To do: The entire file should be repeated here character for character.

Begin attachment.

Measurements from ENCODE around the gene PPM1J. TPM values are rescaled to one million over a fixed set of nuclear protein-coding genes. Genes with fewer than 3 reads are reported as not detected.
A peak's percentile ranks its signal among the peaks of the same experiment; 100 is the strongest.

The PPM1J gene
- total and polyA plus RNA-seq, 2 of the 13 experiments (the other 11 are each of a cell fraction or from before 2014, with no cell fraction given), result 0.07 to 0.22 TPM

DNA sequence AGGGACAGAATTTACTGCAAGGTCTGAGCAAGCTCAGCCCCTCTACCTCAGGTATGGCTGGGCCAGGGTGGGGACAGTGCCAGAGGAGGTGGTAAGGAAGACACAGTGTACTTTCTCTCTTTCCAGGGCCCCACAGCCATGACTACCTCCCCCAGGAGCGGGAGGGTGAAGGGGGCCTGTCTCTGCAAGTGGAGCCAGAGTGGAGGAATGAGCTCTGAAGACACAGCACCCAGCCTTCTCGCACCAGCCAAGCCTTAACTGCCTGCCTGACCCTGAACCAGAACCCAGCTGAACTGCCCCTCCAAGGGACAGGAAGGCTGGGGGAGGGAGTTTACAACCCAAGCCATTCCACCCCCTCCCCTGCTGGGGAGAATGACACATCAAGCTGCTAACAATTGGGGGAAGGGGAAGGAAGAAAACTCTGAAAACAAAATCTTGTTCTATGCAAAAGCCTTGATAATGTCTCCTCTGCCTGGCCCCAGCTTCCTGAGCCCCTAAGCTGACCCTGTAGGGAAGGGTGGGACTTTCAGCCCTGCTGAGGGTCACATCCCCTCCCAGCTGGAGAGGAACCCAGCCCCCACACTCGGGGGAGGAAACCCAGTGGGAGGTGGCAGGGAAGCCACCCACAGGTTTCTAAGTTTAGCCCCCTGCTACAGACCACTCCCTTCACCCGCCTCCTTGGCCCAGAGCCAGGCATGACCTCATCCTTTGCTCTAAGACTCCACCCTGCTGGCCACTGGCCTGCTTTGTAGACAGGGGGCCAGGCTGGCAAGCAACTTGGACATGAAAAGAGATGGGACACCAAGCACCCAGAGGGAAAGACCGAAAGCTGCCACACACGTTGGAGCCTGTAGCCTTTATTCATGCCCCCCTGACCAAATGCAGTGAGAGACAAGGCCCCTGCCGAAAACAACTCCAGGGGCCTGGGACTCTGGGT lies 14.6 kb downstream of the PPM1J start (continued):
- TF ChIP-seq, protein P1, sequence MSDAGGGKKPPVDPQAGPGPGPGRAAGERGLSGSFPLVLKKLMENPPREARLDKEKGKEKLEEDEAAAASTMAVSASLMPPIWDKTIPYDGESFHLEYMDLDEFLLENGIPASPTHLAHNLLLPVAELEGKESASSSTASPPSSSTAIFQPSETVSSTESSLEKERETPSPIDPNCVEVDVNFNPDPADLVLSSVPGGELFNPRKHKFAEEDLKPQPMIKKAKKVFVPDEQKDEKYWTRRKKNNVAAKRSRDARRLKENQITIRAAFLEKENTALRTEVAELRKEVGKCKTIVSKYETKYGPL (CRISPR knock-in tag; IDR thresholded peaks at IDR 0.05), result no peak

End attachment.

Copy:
Measurements from ENCODE around the gene PPM1J. TPM values are rescaled to one million over a fixed set of nuclear protein-coding genes. Genes with fewer than 3 reads are reported as not detected.
A peak's percentile ranks its signal among the peaks of the same experiment; 100 is the strongest.

The PPM1J gene
- total and polyA plus RNA-seq, 2 of the 13 experiments (the other 11 are each of a cell fraction or from before 2014, with no cell fraction given), result 0.07 to 0.22 TPM

DNA sequence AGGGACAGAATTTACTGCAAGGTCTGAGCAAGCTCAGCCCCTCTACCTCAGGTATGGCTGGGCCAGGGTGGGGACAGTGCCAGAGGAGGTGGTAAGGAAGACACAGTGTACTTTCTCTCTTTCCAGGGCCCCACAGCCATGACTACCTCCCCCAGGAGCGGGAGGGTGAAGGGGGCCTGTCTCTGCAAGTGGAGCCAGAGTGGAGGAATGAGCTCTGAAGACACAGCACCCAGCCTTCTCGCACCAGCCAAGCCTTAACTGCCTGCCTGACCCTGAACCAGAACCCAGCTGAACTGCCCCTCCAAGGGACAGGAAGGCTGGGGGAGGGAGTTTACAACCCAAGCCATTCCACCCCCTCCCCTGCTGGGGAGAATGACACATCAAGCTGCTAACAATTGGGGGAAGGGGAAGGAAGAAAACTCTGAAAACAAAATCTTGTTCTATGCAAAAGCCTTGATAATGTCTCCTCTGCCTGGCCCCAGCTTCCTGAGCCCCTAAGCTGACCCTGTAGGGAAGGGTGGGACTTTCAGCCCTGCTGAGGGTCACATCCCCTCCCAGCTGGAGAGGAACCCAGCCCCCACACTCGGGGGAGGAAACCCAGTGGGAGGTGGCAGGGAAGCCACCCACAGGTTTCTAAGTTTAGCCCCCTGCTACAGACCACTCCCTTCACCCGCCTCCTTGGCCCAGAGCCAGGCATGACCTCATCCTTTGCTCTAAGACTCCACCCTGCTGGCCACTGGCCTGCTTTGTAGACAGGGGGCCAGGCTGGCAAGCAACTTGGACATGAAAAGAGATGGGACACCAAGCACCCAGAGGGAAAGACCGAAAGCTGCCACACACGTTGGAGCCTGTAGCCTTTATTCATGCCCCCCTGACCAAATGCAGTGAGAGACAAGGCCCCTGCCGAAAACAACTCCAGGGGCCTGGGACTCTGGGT lies 14.6 kb downstream of the PPM1J start (continued):
- TF ChIP-seq, protein P1, sequence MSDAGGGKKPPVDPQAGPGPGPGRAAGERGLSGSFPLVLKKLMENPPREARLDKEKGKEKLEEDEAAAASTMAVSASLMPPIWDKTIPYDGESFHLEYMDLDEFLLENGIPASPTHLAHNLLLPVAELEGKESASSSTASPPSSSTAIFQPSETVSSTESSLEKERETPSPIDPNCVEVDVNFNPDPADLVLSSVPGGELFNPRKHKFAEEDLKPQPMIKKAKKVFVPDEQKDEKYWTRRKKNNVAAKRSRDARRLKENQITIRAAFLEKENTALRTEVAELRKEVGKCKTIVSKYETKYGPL (CRISPR knock-in tag; IDR thresholded peaks at IDR 0.05), result no peak